HR Compliance

Leave Only a Mother Could Love: The Care of Pregnancy and Parental Leave

By

Kristin Birchell

| Sep 26, 2017

Explaining the terms associated with leave taken for pregnancy or childbirth-related purposes.

Pregnancy and parental leave are among the most common types of leave that employers must manage today. At the federal level, they are governed mainly by the Family and Medical Leave Act (FMLA); however, leave may be awarded under the Americans with Disabilities Act Amendments Act (ADAAA) or Pregnancy Discrimination Act (PDA) as well.

Need a refresher on FMLA, ADAA or PDA? Check out “Addressing Employer Confusion With Pregnancy Related Laws: What to Expect When Your Employees Are Expecting.

When it comes to these types of leave, similar-sounding terms can get thrown around, such as “pregnancy leave,” “parental leave,” “maternity leave” and “childbirth-related medical leave.” They do not necessarily have different meanings under the various pieces of legislation. In fact, the laws do not explicitly mention these terms, but instead provide circumstances under which leave may be entitled.

What’s the difference?

“Parental leave” or “family medical leave” are synonymous and fairly broad, and can be associated with leave taken for childbirth, for the care of a newborn or for other purposes unrelated to pregnancy, such as adoption placement. Both terms are gender-neutral, so they may be taken by both mothers and fathers.

Pregnancy leave can be a form of parental leave, but also encompasses leave taken only by a mother for a disability or serious health condition related to pregnancy or childbirth.

In general, leave provided under FMLA can be termed overall as “family medical leave” or “parental leave,” but a slight distinction can be made in certain circumstances. Although vague, the distinction under FMLA between parental and pregnancy leave comes into play when a pregnant employee and her spouse both work for the same employer. In such cases, the FMLA limits the combined amount of leave they may take for some qualifying reasons, and the spouse will be limited to a combined amount of leave taken for the birth and bonding.

However, the time taken by a mother for her own serious health condition related to pregnancy or for prenatal care will not be included in this combined limit. Therefore, the distinction between leave used for pregnancy-related medical conditions and parental leave used to bond with a newborn can have a significant impact on the overall amount allowed.

Whats the difference between the Pregnancy Discrimination Act and the Americans with Disabilities Act Amendment Act? 

“Pregnancy disability leave” is a term that has gained recent popularity. As the name suggests, this leave correlates to a pregnancy or childbirth-related disability that prevents the employee from performing essential duties of her job.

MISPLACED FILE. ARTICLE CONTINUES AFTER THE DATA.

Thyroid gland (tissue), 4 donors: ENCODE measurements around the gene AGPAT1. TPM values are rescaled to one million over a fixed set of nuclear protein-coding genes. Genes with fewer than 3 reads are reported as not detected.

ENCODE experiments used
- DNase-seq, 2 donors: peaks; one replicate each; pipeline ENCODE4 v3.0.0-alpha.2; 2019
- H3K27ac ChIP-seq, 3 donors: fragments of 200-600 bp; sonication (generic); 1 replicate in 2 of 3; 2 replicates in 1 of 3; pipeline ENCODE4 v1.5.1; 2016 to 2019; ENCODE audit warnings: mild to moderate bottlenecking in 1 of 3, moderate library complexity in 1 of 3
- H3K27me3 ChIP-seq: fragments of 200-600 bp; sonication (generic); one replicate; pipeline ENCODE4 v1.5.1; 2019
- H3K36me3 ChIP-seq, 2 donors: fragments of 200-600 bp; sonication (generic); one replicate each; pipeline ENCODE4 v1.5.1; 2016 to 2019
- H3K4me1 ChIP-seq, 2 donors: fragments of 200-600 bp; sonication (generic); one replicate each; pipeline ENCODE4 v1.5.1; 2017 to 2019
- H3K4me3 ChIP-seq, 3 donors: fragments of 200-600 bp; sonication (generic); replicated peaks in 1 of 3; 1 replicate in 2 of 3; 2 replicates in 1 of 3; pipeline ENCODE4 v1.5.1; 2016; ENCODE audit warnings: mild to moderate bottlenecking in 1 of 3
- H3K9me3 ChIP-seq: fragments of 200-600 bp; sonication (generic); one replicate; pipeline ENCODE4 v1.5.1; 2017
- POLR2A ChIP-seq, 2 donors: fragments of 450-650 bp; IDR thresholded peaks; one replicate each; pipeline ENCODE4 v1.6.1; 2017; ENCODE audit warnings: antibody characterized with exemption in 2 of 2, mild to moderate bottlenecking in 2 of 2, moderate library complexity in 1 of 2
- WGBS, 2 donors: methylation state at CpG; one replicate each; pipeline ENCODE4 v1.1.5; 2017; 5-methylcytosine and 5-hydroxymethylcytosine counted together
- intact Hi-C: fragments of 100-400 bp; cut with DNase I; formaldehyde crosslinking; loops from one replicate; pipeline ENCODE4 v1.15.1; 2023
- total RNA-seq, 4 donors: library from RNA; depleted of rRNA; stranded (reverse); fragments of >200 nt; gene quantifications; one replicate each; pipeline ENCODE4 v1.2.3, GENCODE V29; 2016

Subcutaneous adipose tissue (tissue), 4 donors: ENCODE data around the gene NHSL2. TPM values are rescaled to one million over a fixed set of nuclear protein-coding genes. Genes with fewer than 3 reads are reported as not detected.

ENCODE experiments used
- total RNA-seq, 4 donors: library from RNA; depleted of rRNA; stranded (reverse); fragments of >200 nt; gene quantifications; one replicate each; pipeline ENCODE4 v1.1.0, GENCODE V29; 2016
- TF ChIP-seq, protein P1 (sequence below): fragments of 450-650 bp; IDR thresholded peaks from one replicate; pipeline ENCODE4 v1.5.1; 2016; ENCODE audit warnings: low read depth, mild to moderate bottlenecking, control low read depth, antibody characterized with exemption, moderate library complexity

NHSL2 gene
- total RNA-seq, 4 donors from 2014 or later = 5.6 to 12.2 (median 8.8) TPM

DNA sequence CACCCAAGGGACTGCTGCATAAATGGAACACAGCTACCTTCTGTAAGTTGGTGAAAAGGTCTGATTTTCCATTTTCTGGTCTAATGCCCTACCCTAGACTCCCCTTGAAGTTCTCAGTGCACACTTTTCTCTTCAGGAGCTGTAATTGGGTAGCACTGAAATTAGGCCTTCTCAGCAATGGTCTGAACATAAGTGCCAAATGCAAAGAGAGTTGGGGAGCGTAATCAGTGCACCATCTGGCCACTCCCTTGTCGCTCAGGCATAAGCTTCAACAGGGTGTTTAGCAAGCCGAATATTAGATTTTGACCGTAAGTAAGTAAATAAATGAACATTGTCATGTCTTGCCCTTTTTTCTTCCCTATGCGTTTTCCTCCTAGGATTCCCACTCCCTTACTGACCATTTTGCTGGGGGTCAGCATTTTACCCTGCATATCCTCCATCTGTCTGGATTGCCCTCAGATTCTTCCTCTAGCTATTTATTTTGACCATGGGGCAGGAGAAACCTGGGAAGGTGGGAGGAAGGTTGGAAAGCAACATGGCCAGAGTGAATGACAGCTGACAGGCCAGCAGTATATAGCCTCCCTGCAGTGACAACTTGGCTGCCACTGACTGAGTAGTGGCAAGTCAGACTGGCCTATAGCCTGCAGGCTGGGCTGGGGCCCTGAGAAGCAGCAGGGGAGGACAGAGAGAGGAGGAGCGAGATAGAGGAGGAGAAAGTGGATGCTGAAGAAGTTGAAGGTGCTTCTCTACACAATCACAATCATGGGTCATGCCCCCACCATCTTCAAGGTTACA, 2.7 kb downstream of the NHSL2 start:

Employers may have their own policies in place to provide for types of leave. In these instances, terms like “maternity leave” or “paternity leave” may emerge. In general, these types are encompassed under the terms “parental leave” or “family medical leave,” but employers may choose to define them differently.

Ultimately, many terms can be used to categorize leave taken by employees for pregnancy or childbirth. The terms themselves generally do not have significantly differing meanings, but small distinctions may exist when it comes down to the specific reasons for taking such leave.

For more about the EEOC’s current focus on pregnancy-related limitations and how to address potential confusion with pregnancy related laws, be sure to read EEOC Cracks Down on Pregnancy Discrimination,  Addressing Employer Confusion With Pregnancy Related Laws: What to Expect When Your Employees Are Expecting, and Pregnancy Leave: What’s Required?

Disclaimer: This blog includes general information about legal issues and developments in the law. Such materials are for informational purposes only and may not reflect the most current legal developments. These informational materials are not intended, and must not be taken, as legal advice on any particular set of facts or circumstances. You need to contact a lawyer licensed in your jurisdiction for advice on specific legal problems.

About the Author

Kristin Birchell

As a compliance attorney for Paycom, Kristin Birchell monitors legal and regulatory changes at the state and federal level, with a focus on labor and employment laws, to ensure the Paycom system is updated accordingly. Previously, she served as an attorney at the Oklahoma City law firm Derryberry & Naifeh LLP. Birchell earned a bachelor’s degree and MBA from the University of Central Missouri, and her Juris Doctor from the Oklahoma City University School of Law. Outside of work, she enjoys cooking, hiking, going to the movies and spending time with her husband.

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